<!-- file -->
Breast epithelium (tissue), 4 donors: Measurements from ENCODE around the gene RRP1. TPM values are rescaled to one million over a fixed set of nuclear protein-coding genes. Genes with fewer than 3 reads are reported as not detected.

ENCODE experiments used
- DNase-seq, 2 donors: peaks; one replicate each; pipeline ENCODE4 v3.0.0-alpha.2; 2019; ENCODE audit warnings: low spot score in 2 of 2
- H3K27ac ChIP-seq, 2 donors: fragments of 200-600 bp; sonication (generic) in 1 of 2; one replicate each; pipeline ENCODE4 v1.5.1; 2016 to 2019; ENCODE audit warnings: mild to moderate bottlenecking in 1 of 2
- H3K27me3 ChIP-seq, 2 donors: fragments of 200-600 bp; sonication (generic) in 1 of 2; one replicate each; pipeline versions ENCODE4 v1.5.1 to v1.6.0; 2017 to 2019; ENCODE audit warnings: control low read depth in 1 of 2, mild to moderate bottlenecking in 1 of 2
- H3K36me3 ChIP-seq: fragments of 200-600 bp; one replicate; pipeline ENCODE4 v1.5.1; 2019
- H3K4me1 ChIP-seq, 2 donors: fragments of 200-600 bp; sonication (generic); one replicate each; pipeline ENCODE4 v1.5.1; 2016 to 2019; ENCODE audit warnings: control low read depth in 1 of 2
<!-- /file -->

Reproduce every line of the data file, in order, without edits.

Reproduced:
Breast epithelium (tissue), 4 donors: Measurements from ENCODE around the gene RRP1. TPM values are rescaled to one million over a fixed set of nuclear protein-coding genes. Genes with fewer than 3 reads are reported as not detected.

ENCODE experiments used
- DNase-seq, 2 donors: peaks; one replicate each; pipeline ENCODE4 v3.0.0-alpha.2; 2019; ENCODE audit warnings: low spot score in 2 of 2
- H3K27ac ChIP-seq, 2 donors: fragments of 200-600 bp; sonication (generic) in 1 of 2; one replicate each; pipeline ENCODE4 v1.5.1; 2016 to 2019; ENCODE audit warnings: mild to moderate bottlenecking in 1 of 2
- H3K27me3 ChIP-seq, 2 donors: fragments of 200-600 bp; sonication (generic) in 1 of 2; one replicate each; pipeline versions ENCODE4 v1.5.1 to v1.6.0; 2017 to 2019; ENCODE audit warnings: control low read depth in 1 of 2, mild to moderate bottlenecking in 1 of 2
- H3K36me3 ChIP-seq: fragments of 200-600 bp; one replicate; pipeline ENCODE4 v1.5.1; 2019
- H3K4me1 ChIP-seq, 2 donors: fragments of 200-600 bp; sonication (generic); one replicate each; pipeline ENCODE4 v1.5.1; 2016 to 2019; ENCODE audit warnings: control low read depth in 1 of 2